Did you know that renowned short story author Flannery O’Connor loved peacocks? Shortly before her early death at the age of 39, O’Connor owned around 40 birds (Eby 2013). This fact will not come as surprising to those who have read O’Connor’s work, as the peacock is often found in her stories, many times being used as a religious symbol, such as in her short story The Displaced Person (Eby 2013).
Similarly, well-loved author C. S. Lewis’s fantasy series The Chronicles of Narnia takes a turn for the semi-autobiographical when Lewis begins his fantasy stories with children fleeing from war and taking refuge in the mansion of a scholarly old professor. During World War II, Lewis himself took in many refugees, and there is little doubt that much of the beginning of The Lion, the Witch and the Wardrobe is inspired by these experiences (Bane 1997).
It is a fact of life that authors, if given the choice, will almost always write upon subjects that matter to them. Lewis and O’Connor were no different, and therefore much of their work, whether they intended it or not, deals with the Christian faith, as both were devout believers in the Christian tradition. Much of their fiction is imbued with religious subtext, but this does not hinder their work in the slightest. However, when such works are converted into movie adaptations, much of this commentary can be lost.
Jeffery Folks, in Telos and Existence, asserts that,“Given the context of philosophical skepticism in which Lewis and O’Connor wrote, it is understandable that they would find it necessary to begin with fundamental matters, such as the ethical implications of the human condition of mortality and the value of the spiritual life over materialism or utilitarianism. ” This fact is evidenced by scenes in O’Connor’s The Displaced Person, where more value is placed on the life of the Polish man than the poverty of Ms. McIntyre (O’Connor, 225-226) as well as the mystical, allegorical nature of Lewis’s The Lion, the Witch and the Wardrobe, where humility and self-sacrifice are presented as virtues far more noble than bravery.
Both O’Connor and Lewis wrote upon the topic of the Christian faith; although their work was not always overtly Christian, themes of grace and mercy were often at the core of their writing. To be kind, humble, and full of grace—these were virtues that both O’Connor and Lewis extolled.
While both Lewis and O’Connor maintained a Christian perception of the world, they did not use God as a means to explain away the pain of living, or limit themselves strictly to allegorical writing. Patrick York, in his article entitled “The Glory Of Grace: Mystery In The Works Of C. S. Lewis And Flannery O’Connor” argues, “Though both writers have an essentially Christian identity, these fictional depictions do not operate simply as religious allegories, evangelistic tools, or theological exercises. Instead, they withhold the answers to essential mysteries, much as ‘the Christian mystery’ remained unanswered to both authors.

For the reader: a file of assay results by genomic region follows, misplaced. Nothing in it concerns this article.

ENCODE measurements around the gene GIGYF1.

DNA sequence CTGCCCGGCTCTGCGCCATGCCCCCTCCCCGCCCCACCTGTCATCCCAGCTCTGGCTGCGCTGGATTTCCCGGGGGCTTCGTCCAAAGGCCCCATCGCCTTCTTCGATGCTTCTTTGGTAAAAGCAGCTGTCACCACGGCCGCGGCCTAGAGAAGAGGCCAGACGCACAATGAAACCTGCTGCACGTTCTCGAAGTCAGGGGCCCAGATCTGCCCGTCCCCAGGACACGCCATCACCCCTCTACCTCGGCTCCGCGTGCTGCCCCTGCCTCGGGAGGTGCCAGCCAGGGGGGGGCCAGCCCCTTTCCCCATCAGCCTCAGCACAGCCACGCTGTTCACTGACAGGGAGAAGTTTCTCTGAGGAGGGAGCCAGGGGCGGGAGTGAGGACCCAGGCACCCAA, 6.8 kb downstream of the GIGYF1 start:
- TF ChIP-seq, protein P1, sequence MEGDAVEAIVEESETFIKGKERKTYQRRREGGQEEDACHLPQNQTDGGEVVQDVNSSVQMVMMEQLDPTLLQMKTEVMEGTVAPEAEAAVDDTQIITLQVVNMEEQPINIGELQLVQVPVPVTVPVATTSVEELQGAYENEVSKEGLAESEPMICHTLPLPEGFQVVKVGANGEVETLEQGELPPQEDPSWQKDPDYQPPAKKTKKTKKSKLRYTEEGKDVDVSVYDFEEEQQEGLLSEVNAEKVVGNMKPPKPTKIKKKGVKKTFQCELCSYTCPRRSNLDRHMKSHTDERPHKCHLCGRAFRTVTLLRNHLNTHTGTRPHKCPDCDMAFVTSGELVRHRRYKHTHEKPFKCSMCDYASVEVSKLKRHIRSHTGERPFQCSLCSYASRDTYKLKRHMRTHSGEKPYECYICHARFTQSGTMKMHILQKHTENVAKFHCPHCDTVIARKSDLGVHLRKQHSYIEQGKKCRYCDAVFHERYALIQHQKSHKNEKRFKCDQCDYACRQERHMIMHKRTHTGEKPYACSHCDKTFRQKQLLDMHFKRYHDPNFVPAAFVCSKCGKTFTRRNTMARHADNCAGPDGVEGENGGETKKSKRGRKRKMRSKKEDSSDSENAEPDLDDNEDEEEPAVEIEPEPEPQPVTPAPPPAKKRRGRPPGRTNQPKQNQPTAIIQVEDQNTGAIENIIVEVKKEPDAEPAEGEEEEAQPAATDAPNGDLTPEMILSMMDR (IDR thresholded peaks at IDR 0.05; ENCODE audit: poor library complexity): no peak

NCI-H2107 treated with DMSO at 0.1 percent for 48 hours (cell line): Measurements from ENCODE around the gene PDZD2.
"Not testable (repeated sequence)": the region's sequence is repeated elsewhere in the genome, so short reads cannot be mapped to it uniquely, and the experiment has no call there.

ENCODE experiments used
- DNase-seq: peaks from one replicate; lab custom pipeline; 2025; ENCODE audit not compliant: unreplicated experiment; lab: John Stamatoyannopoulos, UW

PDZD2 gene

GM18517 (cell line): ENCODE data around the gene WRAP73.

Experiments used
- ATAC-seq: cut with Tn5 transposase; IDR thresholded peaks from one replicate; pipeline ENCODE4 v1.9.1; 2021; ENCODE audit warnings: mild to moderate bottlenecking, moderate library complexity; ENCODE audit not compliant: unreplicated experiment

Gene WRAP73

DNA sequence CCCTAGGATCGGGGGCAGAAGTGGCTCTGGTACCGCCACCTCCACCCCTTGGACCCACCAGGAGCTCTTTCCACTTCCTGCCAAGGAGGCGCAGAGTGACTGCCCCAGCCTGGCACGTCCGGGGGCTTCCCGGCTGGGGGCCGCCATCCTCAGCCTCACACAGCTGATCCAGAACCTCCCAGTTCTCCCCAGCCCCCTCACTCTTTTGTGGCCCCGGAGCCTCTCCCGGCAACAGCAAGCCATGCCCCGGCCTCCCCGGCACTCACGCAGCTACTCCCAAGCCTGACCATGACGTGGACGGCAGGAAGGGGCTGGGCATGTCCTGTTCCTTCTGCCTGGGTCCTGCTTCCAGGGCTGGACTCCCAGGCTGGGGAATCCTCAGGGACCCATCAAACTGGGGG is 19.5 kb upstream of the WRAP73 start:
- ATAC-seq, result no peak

This openness to keeping some questions unanswered and leaving mysteries to be mysteries is a large part of what makes both authors’ work so accessible to people from all sorts of backgrounds and religions. When I was little I once had a friend who was of the Baha’i tradition; we had little in common, but one thing that both of us could talk about for hours on end was the Chronicles of Narnia series. Neither of us gave much thought to the religious subtext, although there is certainly plenty; on the outside, they are just books.
The existentialism found in them is not much different than the existentialism in other books. Meeting non-Christian people who appreciate the series is not uncommon, and I have many friends who hold to no particular faith and cite Chronicles of Narnia as their absolute favorite books. More than just tools for evangelism, the works of these authors act as ways to think more in depth, to become a little more “intellectual” per se. Of course, where there are well-loved and successful books, there will be movie adaptations, and movies are very different from books.
George Bluestone points this out in his article “The Limits of the Novel and the Limits of the Film”: “between the percept of the visual image and the concept of the mental image lies the root difference between the two media […] differences in form and theme are inseparable from differences in the media (Bluestone 1-2). ” This can indeed be seen in the film adaptation of The Displaced Person, where the dialogue remains much unchanged, but details such as the peacock, an important symbol which defines a lot of characters by the way they interact with it, are not conveyed in a way that translates to film.
Of course, it is hard to not become frustrated with films that do not live up to the expectations of the source material, but ultimately one cannot blame the director for making a bad adaptation, but for making a bad film. My brother, a young man who is very good at science, once wrote a report on a science experiment and made a low grade. He received this grade not because he had performed poorly on the science experiment itself, but rather because he had written a low-quality summary of the experiment. There is no question that the source material was of high quality, but oftentimes adaptations do not reflect this.
Not due to unfaithfulness to the original, but the inability to convey the story in the way the medium requires. The works of C. S. Lewis and Flannery O’Connor may not be for everyone; this is not because of religious subtext in their writing, but rather personal preference. Of course, if one so desires, they can always watch the movie version, in which they will find far less depth. But for those who are so inclined, the mystery and magic of the worlds of Narnia, and some backwater town in southern Georgia, are all for the taking.